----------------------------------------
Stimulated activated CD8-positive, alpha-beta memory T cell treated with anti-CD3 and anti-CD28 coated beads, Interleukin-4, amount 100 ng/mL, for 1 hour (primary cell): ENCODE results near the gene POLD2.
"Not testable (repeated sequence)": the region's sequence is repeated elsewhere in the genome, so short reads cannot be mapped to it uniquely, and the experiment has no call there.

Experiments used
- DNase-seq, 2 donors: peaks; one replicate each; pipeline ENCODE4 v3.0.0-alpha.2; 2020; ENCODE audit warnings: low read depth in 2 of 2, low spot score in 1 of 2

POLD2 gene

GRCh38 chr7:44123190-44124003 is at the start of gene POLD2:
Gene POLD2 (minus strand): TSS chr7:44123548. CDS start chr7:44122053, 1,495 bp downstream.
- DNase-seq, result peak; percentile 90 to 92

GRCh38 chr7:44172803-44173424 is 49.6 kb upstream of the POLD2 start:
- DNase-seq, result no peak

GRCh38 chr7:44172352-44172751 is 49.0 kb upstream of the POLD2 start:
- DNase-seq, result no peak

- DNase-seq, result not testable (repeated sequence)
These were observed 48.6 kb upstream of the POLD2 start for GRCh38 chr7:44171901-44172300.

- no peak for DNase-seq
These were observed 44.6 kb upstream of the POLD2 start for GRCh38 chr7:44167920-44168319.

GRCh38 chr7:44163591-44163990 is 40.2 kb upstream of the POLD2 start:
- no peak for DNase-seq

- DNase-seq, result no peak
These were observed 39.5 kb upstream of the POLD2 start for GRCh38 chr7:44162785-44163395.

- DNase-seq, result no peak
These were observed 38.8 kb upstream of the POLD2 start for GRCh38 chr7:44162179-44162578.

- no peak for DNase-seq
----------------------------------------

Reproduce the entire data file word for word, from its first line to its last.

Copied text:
Stimulated activated CD8-positive, alpha-beta memory T cell treated with anti-CD3 and anti-CD28 coated beads, Interleukin-4, amount 100 ng/mL, for 1 hour (primary cell): ENCODE results near the gene POLD2.
"Not testable (repeated sequence)": the region's sequence is repeated elsewhere in the genome, so short reads cannot be mapped to it uniquely, and the experiment has no call there.

Experiments used
- DNase-seq, 2 donors: peaks; one replicate each; pipeline ENCODE4 v3.0.0-alpha.2; 2020; ENCODE audit warnings: low read depth in 2 of 2, low spot score in 1 of 2

POLD2 gene

GRCh38 chr7:44123190-44124003 is at the start of gene POLD2:
Gene POLD2 (minus strand): TSS chr7:44123548. CDS start chr7:44122053, 1,495 bp downstream.
- DNase-seq, result peak; percentile 90 to 92

GRCh38 chr7:44172803-44173424 is 49.6 kb upstream of the POLD2 start:
- DNase-seq, result no peak

GRCh38 chr7:44172352-44172751 is 49.0 kb upstream of the POLD2 start:
- DNase-seq, result no peak

- DNase-seq, result not testable (repeated sequence)
These were observed 48.6 kb upstream of the POLD2 start for GRCh38 chr7:44171901-44172300.

- no peak for DNase-seq
These were observed 44.6 kb upstream of the POLD2 start for GRCh38 chr7:44167920-44168319.

GRCh38 chr7:44163591-44163990 is 40.2 kb upstream of the POLD2 start:
- no peak for DNase-seq

- DNase-seq, result no peak
These were observed 39.5 kb upstream of the POLD2 start for GRCh38 chr7:44162785-44163395.

- DNase-seq, result no peak
These were observed 38.8 kb upstream of the POLD2 start for GRCh38 chr7:44162179-44162578.

- no peak for DNase-seq